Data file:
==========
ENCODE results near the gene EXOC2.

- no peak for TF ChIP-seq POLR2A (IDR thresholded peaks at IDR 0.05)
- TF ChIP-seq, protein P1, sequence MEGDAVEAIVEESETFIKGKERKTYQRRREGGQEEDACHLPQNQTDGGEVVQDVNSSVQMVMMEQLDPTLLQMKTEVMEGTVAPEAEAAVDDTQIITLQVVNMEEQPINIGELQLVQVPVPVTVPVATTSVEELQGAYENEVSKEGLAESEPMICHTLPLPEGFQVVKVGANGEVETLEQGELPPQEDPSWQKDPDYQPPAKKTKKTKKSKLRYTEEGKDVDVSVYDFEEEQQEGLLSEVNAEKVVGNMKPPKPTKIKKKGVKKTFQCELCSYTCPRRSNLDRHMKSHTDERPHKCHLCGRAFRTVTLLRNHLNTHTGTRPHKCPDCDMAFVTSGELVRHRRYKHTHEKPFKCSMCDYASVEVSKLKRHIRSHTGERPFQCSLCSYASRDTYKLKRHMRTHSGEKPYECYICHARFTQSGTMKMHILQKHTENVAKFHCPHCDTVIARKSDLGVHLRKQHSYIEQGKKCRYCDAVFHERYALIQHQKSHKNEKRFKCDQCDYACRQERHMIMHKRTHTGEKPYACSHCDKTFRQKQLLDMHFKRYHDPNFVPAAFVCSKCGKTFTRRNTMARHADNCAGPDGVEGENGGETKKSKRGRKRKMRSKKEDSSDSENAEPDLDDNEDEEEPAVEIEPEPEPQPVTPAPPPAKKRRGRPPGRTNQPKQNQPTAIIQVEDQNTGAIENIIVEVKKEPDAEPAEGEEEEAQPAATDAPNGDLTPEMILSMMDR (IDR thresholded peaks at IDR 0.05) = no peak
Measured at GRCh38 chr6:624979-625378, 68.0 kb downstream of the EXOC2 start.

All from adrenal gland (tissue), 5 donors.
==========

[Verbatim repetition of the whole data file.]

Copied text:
ENCODE results near the gene EXOC2.

- no peak for TF ChIP-seq POLR2A (IDR thresholded peaks at IDR 0.05)
- TF ChIP-seq, protein P1, sequence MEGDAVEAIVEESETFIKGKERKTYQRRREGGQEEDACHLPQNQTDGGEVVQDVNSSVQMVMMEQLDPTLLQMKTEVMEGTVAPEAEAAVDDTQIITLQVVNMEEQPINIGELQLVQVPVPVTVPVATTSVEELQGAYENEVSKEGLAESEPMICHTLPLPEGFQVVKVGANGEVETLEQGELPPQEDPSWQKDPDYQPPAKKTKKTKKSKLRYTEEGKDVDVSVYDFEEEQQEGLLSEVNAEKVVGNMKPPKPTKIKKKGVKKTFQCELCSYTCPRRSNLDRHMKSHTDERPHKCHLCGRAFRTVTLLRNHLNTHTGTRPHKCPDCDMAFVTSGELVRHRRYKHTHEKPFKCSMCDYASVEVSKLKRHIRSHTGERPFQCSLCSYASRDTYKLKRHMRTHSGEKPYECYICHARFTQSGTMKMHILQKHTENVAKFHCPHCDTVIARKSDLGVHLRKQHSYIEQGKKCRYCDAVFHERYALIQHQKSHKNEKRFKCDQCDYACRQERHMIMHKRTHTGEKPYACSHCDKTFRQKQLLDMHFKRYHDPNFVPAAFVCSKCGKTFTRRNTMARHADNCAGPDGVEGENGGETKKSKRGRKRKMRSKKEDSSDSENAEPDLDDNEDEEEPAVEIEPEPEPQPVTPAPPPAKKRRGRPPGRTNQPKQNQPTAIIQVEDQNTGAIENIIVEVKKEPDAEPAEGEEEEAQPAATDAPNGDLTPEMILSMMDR (IDR thresholded peaks at IDR 0.05) = no peak
Measured at GRCh38 chr6:624979-625378, 68.0 kb downstream of the EXOC2 start.

All from adrenal gland (tissue), 5 donors.